It begins by deciding what kind of lifestyle we want to lead and how we want to experience life by continually working on the way we think. By becoming more aware of our thoughts, we can be better equipped to respond to life’s ups and downs, we can then turn challenges into opportunities. It involves embracing optimism, presence, mindfulness, gratitude and attention, and then making their use a habit, not an exception.
I want to help people build their mental fitness, just like they do their physical fitness. That’s the vision for Resilience Agenda – to get people taking concrete steps to develop their mental wellbeing, which ultimately improves all aspects of life. By talking about mental health in a positive way, this will open the door to the powerful message of mental health awareness and action. The action bit is the key, we need to start training our minds.
We need to learn how to resist the temptation to over-indulge our unhealthy thoughts.
How does Mental Fitness relate to Physical Fitness?
The way we use our mind, the things we put into our mind, the way we talk to ourselves all affects the kind of life we lead. For example, running, weights, yoga are all exercises for the body whilst gratitude, mindfulness, meditation and developing focus and attention are all exercises that can be done for the mind.
The type of food we put into our bodies affects our health. Vegetables and proteins are good for us. Sugar and fats are okay in moderation. The same is true for our minds. Information is the food for the mind. Excessive social media, constant and purposeless smartphone ‘checking’, negative talk (or people), and uncritical information acceptance is bad for the mind.
Monkey mind (you know, that constant unhealthy chatter) is like going to a buffet dinner and stuffing yourself full of food every day. We need to learn how to resist the temptation to over-indulge our unhealthy thoughts.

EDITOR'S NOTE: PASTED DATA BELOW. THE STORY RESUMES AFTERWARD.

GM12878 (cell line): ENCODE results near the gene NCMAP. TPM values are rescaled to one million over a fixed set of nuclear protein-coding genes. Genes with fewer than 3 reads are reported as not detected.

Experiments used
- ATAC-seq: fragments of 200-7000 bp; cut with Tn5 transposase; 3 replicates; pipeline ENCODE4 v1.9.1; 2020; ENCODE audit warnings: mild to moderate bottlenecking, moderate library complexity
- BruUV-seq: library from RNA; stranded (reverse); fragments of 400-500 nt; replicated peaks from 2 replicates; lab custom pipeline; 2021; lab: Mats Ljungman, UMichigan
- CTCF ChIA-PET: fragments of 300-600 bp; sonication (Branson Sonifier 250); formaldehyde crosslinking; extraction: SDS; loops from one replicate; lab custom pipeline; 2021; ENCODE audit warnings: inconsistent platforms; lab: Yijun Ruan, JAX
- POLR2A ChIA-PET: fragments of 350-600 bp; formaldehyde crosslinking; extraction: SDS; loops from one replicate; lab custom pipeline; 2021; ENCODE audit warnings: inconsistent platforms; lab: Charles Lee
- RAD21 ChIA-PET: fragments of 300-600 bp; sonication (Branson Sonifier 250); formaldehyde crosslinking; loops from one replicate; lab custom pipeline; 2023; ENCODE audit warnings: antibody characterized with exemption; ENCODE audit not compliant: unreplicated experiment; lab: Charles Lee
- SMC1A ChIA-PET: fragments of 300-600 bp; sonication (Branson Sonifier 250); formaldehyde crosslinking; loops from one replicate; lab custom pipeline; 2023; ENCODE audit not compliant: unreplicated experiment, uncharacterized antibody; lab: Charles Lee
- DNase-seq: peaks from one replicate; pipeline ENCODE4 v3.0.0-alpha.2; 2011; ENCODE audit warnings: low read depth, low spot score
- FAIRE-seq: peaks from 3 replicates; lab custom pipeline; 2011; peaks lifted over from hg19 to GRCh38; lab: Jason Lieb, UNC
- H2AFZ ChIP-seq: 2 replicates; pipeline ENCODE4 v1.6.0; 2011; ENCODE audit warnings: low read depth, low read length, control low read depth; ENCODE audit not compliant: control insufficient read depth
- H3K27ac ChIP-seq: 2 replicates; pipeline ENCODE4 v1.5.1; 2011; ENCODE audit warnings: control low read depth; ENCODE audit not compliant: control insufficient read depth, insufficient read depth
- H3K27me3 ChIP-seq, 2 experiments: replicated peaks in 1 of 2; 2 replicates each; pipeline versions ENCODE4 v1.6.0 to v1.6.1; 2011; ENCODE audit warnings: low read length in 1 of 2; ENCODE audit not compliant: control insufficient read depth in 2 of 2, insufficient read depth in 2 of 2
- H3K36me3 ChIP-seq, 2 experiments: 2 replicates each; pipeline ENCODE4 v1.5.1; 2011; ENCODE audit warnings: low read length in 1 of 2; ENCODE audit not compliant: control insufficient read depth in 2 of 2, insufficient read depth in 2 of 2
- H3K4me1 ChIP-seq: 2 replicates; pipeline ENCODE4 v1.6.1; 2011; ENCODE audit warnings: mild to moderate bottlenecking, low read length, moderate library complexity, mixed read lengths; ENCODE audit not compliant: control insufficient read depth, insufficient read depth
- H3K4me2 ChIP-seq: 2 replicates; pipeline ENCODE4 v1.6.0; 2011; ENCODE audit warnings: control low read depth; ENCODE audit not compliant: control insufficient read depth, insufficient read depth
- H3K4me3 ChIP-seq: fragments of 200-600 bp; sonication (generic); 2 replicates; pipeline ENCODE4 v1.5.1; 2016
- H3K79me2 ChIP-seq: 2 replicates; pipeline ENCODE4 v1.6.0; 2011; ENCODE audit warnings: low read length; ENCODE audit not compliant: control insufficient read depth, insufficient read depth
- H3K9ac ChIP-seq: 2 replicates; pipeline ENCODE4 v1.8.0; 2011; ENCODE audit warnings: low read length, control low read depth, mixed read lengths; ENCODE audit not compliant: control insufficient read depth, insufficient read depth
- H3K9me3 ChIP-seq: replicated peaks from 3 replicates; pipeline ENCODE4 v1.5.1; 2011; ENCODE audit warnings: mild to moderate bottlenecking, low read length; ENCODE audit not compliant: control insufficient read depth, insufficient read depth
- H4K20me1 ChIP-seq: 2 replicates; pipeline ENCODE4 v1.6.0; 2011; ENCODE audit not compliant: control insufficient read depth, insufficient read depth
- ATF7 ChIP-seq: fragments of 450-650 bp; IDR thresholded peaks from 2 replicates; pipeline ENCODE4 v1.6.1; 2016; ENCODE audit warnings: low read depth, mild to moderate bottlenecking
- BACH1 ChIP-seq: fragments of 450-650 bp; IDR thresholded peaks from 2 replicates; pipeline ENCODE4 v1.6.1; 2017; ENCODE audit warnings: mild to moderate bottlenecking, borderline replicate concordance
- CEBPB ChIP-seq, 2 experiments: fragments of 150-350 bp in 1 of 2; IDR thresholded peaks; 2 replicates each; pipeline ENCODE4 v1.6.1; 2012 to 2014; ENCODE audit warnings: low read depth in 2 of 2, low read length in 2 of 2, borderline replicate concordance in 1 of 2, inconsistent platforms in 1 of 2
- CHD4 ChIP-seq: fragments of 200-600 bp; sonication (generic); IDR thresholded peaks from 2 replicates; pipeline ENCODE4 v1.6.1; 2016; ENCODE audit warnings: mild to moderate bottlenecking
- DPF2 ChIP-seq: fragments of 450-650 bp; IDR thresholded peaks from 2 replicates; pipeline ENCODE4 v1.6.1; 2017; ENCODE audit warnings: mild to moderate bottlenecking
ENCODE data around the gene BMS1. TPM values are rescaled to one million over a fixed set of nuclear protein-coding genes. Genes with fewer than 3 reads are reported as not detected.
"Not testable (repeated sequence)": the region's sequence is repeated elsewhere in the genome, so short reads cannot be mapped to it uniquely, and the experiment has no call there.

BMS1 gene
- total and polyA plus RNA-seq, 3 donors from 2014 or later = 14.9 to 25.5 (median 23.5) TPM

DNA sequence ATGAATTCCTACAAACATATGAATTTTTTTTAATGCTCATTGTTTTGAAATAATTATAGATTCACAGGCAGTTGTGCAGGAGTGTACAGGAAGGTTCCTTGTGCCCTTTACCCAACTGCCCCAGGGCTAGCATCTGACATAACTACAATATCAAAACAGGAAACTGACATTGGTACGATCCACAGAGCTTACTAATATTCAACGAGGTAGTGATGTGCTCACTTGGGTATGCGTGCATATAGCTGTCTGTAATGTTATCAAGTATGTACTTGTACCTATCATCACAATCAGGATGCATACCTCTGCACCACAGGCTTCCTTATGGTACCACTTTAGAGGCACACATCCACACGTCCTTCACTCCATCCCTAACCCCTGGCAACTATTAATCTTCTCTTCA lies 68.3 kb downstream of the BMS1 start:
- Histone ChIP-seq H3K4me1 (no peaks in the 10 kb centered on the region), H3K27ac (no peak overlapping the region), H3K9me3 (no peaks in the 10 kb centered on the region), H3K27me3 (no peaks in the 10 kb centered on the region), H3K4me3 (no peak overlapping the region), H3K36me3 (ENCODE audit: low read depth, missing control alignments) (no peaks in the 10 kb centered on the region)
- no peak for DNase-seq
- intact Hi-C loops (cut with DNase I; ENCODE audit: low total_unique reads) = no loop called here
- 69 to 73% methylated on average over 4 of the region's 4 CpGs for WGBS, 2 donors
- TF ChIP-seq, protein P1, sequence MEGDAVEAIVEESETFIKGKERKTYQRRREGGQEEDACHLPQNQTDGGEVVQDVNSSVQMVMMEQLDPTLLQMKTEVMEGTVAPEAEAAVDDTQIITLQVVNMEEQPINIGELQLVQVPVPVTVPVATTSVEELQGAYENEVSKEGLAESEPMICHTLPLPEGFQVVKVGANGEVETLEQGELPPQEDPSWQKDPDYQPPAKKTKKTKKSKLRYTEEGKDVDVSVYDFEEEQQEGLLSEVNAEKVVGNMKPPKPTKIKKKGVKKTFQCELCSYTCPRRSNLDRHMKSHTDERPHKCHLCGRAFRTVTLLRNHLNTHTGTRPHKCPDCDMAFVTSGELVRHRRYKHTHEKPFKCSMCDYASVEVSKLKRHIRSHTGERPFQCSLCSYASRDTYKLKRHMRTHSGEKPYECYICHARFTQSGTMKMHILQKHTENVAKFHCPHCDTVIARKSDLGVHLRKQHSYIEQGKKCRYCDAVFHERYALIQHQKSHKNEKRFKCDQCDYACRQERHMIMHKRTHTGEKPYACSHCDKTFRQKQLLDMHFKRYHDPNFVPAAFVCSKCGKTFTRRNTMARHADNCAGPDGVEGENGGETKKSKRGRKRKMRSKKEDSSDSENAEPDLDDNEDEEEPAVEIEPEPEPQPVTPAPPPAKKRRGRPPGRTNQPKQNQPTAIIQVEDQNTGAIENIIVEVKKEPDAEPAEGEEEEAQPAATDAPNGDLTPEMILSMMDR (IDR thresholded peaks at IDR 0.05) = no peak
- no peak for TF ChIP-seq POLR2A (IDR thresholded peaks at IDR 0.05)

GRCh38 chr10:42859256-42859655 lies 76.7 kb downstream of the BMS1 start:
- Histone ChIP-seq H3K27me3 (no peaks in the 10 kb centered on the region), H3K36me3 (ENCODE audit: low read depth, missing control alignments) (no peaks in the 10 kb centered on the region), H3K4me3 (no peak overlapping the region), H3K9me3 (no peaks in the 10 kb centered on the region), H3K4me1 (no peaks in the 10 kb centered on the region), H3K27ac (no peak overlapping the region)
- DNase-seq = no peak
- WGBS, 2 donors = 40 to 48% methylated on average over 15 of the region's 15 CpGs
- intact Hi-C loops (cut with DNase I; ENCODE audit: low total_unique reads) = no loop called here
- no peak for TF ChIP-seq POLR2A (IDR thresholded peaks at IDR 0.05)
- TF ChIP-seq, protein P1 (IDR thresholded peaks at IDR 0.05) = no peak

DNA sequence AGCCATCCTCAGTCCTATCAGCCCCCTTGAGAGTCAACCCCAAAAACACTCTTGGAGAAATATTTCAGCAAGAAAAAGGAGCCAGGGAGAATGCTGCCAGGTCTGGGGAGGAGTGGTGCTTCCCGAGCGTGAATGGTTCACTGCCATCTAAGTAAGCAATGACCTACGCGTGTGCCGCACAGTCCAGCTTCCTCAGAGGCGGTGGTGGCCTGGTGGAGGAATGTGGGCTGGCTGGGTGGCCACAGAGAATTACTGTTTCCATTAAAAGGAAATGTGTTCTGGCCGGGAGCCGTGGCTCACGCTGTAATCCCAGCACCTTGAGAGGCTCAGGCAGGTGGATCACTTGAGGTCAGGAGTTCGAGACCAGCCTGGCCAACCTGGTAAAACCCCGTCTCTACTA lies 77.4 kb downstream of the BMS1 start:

You’re bringing out the Resilience Agenda Mental Fitness Diary, which makes it easy for people to introduce mental fitness into their day-to-day. Please tell us more about that.
It’s a beautifully designed, everyday 2018 planner, diary and organizer. Jam-packed with positive mental wellness tips, strategies for developing habits and practical ideas about becoming more self-aware and building a great life. In short, it’s a great diary that just happens to serve as a personal trainer for mental fitness. Over time we will launch new products and services that help people integrate positive mental health messages into their everyday life.
What’s the future direction for the Resilience Agenda?
I have an ambitious vision whereby I want to develop a lifestyle brand for people who, like me, believe in positive and practical mental wellness. I think that daily reminders of the ‘mental fitness lifestyle’ around the home or office are the way to embed this in people’s lives. Whether it’s calendars, notes, or other daily items, building habits and systems is the key to positive change.
For more information on the Resilience Agenda, or to purchase a diary (retailing at $39), you can visit their website here. Hadleigh has kindly created a discount coupon for the diary for The Dad Website readers: RADADS.
October is Mental Health Month in NSW. For events and other information, click here.